It’s difficult to implement a brand-new software system
I couldn’t help notice in today’s Times on page A10 Patrick Marshall’s advice column to readers experiencing computer-software problems [“Windows 8 update bombing? Sounds like a driver conflict,” Business, Oct. 26].
Back in the ‘90s and 2000s I worked for a company that had offices in eight Western states and went through several new software-operating systems. All were painful experiences, with even some employees leaving because of the stress and frustration involved in using the new systems.
Our country is now trying to roll out a nationwide software system to sign citizens up for health-care insurance. This involves 50 states — some implementing their own systems, some not — coordinating with hundreds of insurers, dealing with thousands of medical conditions and income levels. Did Microsoft have problems with its initial software rollouts? Did Amazon? Did the U.S. with Medicare Part D?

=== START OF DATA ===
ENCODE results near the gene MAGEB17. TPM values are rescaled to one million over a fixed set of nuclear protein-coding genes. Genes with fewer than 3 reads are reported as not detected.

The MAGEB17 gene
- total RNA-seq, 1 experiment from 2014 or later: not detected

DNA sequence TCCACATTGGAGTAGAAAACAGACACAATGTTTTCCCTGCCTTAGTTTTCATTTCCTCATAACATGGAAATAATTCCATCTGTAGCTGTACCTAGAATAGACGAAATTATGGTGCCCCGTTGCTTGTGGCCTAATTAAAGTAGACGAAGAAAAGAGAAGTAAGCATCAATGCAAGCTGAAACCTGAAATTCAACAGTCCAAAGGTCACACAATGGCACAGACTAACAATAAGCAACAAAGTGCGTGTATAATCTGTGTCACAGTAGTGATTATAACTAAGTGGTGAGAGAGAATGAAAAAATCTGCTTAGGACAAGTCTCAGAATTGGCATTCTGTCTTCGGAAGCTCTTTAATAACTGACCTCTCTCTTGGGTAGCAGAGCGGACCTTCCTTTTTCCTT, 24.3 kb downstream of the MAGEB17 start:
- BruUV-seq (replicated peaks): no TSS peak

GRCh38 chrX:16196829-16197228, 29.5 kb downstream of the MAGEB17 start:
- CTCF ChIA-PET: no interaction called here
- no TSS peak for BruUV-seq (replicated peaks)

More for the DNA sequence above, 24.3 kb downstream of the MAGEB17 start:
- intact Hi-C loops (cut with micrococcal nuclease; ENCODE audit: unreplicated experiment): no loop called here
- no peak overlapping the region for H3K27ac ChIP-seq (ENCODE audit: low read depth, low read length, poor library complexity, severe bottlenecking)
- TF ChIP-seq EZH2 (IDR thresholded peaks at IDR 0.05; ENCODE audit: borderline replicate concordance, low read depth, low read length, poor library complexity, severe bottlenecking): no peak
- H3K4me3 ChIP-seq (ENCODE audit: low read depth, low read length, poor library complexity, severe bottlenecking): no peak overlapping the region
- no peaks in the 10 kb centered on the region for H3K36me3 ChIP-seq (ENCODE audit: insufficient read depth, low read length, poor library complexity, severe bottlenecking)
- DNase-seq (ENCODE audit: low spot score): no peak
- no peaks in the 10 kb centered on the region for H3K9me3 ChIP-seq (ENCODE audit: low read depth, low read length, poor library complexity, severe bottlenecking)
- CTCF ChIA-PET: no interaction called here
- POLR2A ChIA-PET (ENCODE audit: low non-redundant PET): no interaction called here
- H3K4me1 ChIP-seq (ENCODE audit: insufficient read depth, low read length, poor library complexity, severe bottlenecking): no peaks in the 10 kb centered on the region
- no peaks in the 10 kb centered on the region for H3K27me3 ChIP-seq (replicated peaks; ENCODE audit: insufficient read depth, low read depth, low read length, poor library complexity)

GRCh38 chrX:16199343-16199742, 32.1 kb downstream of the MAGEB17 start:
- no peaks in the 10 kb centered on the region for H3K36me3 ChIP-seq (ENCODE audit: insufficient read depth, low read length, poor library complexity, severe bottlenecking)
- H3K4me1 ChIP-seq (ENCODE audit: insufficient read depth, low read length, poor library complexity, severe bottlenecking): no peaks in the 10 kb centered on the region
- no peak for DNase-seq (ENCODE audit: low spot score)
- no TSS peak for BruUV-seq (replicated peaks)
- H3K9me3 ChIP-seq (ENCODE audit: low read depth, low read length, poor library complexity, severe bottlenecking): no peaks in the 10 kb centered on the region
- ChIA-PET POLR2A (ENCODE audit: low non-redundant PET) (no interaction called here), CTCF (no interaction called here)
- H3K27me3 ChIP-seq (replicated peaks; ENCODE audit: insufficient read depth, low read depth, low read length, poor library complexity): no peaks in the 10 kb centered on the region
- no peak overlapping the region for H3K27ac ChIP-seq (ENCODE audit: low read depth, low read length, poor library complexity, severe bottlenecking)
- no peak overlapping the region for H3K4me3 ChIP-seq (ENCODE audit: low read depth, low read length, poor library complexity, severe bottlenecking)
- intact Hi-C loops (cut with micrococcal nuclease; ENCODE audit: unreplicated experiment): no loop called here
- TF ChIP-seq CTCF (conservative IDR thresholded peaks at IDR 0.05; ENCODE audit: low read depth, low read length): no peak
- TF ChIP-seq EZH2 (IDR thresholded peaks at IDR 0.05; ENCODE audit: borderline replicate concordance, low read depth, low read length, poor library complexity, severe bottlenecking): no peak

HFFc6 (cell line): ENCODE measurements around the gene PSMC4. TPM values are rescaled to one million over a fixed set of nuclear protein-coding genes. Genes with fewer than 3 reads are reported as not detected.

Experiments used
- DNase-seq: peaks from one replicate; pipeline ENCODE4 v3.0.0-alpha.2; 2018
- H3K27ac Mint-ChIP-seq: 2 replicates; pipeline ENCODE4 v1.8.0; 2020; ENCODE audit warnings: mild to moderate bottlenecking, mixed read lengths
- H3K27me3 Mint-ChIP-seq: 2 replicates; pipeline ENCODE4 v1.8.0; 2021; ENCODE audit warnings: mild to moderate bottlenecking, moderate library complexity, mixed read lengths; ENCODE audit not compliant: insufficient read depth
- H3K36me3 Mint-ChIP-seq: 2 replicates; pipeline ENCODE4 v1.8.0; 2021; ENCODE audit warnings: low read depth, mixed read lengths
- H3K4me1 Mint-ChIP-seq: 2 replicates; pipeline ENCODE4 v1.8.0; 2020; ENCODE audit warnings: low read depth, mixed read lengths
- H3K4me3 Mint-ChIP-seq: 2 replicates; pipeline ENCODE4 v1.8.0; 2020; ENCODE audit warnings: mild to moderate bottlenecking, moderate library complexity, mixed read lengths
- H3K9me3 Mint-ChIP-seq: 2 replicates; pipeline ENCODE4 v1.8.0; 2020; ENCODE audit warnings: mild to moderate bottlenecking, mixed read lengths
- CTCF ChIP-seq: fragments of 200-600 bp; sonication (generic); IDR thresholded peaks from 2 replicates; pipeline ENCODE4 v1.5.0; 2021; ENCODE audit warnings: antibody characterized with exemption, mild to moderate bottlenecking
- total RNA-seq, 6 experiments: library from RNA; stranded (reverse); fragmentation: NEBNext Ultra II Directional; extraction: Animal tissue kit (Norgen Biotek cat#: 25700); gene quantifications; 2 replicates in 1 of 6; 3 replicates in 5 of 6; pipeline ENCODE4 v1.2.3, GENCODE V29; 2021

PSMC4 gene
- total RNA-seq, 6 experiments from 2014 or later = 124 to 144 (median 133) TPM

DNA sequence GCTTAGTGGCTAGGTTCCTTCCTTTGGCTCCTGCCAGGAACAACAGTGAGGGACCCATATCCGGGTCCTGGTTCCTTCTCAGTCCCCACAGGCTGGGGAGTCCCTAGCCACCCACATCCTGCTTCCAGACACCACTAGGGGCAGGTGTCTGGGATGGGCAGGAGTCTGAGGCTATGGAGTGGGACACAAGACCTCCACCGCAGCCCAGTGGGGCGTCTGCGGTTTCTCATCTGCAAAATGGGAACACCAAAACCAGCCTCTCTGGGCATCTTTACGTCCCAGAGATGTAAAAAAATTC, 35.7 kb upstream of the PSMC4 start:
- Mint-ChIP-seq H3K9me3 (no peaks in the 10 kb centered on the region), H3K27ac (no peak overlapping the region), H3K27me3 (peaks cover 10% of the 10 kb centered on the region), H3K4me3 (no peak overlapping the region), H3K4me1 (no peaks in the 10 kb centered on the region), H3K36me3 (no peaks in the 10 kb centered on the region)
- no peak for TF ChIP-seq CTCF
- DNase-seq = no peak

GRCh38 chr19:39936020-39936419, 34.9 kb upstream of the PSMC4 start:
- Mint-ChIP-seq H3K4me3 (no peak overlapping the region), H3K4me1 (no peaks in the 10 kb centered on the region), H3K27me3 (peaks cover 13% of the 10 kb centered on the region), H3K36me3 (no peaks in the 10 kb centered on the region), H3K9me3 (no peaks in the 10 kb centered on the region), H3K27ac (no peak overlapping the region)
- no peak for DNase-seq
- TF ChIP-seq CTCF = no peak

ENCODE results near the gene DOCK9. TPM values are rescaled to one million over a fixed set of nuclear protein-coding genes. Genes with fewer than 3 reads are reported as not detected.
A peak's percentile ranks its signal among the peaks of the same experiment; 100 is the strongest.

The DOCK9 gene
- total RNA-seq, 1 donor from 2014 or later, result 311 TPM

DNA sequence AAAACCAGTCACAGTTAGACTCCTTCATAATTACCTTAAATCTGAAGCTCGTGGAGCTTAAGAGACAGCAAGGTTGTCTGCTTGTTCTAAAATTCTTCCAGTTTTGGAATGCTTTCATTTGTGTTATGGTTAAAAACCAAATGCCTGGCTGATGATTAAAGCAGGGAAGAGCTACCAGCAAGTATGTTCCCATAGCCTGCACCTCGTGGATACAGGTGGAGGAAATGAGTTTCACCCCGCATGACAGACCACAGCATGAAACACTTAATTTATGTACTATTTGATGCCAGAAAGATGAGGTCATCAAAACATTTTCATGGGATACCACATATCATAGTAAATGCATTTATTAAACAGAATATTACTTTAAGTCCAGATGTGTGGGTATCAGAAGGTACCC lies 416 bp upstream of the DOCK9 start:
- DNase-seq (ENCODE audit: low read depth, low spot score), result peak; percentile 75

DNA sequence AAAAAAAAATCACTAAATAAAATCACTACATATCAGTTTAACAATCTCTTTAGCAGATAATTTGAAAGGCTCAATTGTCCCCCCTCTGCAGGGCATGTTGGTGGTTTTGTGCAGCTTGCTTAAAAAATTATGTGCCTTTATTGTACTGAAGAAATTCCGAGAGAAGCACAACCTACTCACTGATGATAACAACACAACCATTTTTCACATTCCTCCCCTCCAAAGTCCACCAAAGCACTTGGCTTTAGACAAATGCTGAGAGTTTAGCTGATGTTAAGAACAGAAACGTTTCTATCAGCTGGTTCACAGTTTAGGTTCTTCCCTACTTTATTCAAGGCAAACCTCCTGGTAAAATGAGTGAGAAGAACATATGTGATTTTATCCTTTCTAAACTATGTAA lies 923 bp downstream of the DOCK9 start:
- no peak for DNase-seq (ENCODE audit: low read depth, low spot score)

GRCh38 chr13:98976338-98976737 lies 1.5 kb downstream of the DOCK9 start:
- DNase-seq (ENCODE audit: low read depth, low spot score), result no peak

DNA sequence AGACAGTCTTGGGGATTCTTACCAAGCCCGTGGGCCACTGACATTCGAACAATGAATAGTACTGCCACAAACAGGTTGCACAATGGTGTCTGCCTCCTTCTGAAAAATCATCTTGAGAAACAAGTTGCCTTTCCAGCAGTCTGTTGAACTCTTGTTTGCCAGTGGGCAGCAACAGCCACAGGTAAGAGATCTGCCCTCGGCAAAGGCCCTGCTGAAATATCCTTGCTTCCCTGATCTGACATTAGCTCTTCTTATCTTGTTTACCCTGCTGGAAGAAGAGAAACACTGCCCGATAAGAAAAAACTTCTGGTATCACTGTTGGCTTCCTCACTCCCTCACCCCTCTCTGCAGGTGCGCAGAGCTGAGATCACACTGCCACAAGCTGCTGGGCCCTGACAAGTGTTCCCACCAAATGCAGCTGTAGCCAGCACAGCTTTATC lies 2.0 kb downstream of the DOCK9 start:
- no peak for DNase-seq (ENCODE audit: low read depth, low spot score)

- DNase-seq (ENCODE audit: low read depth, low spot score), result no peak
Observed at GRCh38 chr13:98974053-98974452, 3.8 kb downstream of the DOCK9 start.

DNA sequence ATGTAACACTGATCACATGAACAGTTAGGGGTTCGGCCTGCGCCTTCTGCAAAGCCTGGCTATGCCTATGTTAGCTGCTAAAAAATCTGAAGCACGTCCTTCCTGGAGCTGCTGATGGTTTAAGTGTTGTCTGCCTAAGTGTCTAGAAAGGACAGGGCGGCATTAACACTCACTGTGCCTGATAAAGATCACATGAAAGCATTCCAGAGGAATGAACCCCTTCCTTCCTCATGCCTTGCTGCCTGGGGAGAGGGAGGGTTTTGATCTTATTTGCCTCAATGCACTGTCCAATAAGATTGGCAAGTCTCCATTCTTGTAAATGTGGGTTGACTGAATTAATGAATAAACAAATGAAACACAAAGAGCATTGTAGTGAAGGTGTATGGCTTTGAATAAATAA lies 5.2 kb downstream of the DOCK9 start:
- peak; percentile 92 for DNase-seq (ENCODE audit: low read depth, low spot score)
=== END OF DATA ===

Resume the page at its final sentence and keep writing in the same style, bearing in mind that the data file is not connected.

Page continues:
These experiences show how difficult it is to implement a brand-new software system, especially one that affects the entire U.S. population. Be patient, people. Software can be fixed, patched, upgraded, or whatever, just like in the company I worked for or in the one that employs you now.
Ken White, Seattle